The Carolinas were known as the Province of Carolina during America’s early colonial period, from 1663–1710. Prior to that, the land was considered part of the Colony and Dominion of Virginia, from 1609–63. The province, named Carolina to honor King Charles I of England, was divided into SC and NC in 1729, although the actual date is the subject of debate.
The Roanoke Colony on Roanoke Island in Dare County, present-day North Carolina, United States was the first European settlement in the Carolinas. The Colony was a late 16th-century attempt by Queen Elizabeth I to establish a permanent English settlement in North America. The enterprise was financed and organized originally by Sir Humphrey Gilbert, who drowned in 1583 during an aborted attempt to colonize St. John’s, Newfoundland. Sir Humphrey Gilbert’s half brother Sir Walter Raleigh would gain his brother’s charter from Queen Elizabeth I and subsequently would execute the details of the charter through his delegates Ralph Lane and Richard Grenville, Raleigh’s distant cousin.
The final group of colonists disappeared during the Anglo-Spanish War, three years after the last shipment of supplies from England. Their disappearance gave rise to the nickname “The Lost Colony.”
Sir Robert Heath (1575–1649) was an English judge and politician that was also a member of the English House of Commons from 1621 to 1625. Sir Robert Heath was granted charter over the lands 36 degrees north, to 31 degrees north from the Atlantic to the Pacific Oceans. Heath’s patent required he plant a colony that was never fully realized.
The 1663 charter granted the Lords Proprietor title to all of the land from the southern border of the Colony of Virginia at 36 degrees north to 31 degrees north (along the coast of present-day Georgia). In 1665, the charter was revised slightly, with the northerly boundary extended to 36 degrees 30 minutes north to include the lands of the Albemarle Settlements along the Albemarle Sound who had left the Colony of Virginia. Likewise, the southern boundary was moved south to 29 degrees north, just south of present-day Daytona Beach, Florida, which had the effect of including the existing Spanish settlement at St. Augustine. The charter also granted all the land, between these northerly and southerly bounds, from the Atlantic Ocean, westward to the shores of the Pacific Ocean.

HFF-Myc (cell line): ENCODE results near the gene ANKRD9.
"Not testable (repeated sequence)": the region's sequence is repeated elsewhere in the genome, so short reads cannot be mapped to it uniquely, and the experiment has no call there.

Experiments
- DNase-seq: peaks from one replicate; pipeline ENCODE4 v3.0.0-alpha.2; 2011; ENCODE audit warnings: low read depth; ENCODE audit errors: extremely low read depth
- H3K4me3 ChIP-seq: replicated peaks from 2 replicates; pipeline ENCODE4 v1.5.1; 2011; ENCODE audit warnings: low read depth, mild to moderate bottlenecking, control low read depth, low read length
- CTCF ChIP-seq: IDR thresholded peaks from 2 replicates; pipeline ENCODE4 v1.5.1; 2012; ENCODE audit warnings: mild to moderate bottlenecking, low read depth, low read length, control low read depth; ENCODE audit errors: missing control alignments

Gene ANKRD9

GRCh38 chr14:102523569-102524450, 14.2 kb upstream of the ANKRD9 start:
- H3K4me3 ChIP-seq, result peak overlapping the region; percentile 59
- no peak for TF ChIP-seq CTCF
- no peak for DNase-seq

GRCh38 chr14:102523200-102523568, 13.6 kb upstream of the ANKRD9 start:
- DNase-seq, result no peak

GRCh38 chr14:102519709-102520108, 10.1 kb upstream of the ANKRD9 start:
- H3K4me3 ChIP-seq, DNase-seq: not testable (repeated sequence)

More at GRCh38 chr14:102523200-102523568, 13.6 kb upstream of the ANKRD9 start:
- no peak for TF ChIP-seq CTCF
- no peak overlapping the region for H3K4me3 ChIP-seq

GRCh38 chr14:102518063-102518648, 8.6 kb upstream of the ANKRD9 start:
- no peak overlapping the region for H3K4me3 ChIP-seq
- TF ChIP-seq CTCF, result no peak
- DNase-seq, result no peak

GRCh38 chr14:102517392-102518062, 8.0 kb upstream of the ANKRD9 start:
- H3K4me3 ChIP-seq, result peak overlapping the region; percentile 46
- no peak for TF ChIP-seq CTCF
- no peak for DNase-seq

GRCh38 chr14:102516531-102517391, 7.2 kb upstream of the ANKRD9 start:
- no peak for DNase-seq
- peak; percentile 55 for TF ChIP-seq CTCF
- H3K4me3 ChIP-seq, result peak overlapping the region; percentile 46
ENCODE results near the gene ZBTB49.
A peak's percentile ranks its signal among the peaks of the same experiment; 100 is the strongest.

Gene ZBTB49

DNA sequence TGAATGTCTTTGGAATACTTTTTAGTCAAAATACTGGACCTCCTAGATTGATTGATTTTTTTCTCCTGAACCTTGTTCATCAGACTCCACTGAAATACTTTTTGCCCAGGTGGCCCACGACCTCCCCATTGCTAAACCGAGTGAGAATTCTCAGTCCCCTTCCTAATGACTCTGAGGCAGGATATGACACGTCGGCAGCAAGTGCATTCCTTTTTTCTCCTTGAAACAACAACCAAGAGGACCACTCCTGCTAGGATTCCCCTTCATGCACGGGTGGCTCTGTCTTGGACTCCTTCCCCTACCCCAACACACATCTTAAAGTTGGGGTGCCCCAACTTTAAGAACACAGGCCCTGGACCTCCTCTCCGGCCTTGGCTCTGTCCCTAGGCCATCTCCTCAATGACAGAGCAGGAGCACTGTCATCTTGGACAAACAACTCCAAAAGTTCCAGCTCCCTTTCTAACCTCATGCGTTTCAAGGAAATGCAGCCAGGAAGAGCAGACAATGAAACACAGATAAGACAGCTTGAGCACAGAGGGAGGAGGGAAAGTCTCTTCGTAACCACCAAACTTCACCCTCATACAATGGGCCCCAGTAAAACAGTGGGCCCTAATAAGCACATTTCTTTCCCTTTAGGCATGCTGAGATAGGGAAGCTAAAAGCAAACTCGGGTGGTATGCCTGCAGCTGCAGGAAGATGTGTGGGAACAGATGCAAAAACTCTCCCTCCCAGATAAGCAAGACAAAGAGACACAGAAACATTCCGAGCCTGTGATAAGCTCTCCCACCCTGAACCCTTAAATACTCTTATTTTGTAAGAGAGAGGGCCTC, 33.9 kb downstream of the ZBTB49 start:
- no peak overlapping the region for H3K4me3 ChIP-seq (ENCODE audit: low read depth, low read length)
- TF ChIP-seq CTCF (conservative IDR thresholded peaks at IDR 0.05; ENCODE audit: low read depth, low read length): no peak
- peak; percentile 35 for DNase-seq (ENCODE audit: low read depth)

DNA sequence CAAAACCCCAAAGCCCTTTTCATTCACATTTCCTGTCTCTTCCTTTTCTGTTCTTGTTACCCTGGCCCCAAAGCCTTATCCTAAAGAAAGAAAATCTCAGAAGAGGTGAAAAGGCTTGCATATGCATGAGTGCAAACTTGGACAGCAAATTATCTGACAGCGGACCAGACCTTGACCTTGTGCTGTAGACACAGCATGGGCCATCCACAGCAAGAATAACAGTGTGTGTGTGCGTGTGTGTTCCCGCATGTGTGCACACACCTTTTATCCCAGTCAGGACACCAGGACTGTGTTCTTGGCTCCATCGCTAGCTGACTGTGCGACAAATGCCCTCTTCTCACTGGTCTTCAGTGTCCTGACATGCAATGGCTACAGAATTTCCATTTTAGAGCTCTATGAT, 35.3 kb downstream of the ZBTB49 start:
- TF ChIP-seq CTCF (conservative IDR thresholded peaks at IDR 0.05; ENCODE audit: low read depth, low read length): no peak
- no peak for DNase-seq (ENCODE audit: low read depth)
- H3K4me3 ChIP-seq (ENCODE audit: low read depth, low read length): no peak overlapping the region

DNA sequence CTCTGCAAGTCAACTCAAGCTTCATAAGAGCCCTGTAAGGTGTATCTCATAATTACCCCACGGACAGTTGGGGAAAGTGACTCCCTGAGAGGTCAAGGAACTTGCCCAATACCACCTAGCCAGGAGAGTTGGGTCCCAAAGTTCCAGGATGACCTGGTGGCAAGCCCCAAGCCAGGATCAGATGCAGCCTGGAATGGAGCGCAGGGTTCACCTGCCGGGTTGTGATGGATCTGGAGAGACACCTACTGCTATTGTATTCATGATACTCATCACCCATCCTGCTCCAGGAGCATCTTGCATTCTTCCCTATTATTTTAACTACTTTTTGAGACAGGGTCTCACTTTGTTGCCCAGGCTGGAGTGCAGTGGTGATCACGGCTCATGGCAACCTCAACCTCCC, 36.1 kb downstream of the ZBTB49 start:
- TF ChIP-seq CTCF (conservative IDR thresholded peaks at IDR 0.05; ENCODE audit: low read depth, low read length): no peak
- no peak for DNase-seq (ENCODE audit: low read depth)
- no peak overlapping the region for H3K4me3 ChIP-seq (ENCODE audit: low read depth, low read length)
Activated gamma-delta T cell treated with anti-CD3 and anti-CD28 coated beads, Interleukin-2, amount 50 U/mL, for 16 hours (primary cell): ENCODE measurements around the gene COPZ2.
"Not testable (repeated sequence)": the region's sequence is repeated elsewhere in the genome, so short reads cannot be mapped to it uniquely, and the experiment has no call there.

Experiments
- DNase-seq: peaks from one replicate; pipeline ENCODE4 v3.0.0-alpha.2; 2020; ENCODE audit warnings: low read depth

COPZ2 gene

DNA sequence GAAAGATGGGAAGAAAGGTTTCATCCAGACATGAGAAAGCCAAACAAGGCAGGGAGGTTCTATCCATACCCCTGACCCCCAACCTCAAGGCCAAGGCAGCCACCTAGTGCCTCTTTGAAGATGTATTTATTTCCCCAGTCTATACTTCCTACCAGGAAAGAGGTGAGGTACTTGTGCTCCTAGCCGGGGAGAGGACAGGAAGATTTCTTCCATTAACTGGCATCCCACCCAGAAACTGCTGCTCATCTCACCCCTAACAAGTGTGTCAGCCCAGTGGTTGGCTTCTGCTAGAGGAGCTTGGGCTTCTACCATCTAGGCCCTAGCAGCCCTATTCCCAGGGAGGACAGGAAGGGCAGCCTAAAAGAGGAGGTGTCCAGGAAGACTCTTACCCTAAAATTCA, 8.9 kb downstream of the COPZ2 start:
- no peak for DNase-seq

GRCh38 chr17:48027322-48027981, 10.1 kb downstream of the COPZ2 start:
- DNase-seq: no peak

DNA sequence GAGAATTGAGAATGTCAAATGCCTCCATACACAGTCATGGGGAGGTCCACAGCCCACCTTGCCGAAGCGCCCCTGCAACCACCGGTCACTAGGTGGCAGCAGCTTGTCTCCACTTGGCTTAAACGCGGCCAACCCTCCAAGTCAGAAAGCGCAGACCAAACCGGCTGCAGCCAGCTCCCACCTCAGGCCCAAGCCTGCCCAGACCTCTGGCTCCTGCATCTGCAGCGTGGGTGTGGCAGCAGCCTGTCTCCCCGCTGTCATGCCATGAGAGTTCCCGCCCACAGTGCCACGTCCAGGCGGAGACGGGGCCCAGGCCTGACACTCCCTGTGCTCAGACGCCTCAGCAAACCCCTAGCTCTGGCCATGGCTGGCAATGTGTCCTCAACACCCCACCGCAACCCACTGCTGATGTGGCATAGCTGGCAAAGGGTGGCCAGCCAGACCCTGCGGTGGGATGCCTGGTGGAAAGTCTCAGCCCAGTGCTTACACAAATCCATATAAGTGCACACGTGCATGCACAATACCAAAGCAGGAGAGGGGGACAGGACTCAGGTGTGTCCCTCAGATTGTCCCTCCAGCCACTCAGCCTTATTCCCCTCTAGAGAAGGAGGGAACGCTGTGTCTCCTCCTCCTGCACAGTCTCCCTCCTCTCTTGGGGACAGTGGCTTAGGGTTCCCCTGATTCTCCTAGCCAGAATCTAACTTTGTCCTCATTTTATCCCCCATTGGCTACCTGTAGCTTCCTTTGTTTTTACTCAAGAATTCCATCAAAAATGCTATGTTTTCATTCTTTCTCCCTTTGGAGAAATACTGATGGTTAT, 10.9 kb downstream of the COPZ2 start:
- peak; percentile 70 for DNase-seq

The Charter of 1663 chartered the territory as an English Proprietary colony assigning rights to eight English Noblemen. These noblemen are known as the Lords Proprietors of Carolinaforming the Province of Carolina.
- George Monck, 1st Duke of Albemarle (1608–1670)
- Edward Hyde, 1st Earl of Clarendon (1609–1674)
- John Berkeley, 1st Baron Berkeley of Stratton (1607–1678)
- William Craven, 1st Earl of Craven (1608–1697)
- Sir George Carteret (c.1610–1680)
- Sir William Berkeley (1606–1677)
- Sir John Colleton, 1st Baronet (1608–1666)
- Anthony Ashley Cooper, 1st Earl of Shaftesbury (1621–1683).
Between 1663 and 1729 there were many disagreements relating to defense, governance and the difference between the two differing agrarian styles employed by the inhabitants of the Colony of Virginia and that practiced by the planters arriving to Charles Town from the West Indies and Barbados.
In 1729 the Province of Carolina was divided when seven of the eight Lords Proprietor’s descendants re-vested their shares in the Crown for compensation. Only the heirs of Sir George Carteret retained their original rights to what would become the Granville District. Both the Province of North Carolina and the Province of South Carolina became English Crown Colonies in 1729.
It is therefore correct to:
- Use the term “The Carolinas” as a geographic area.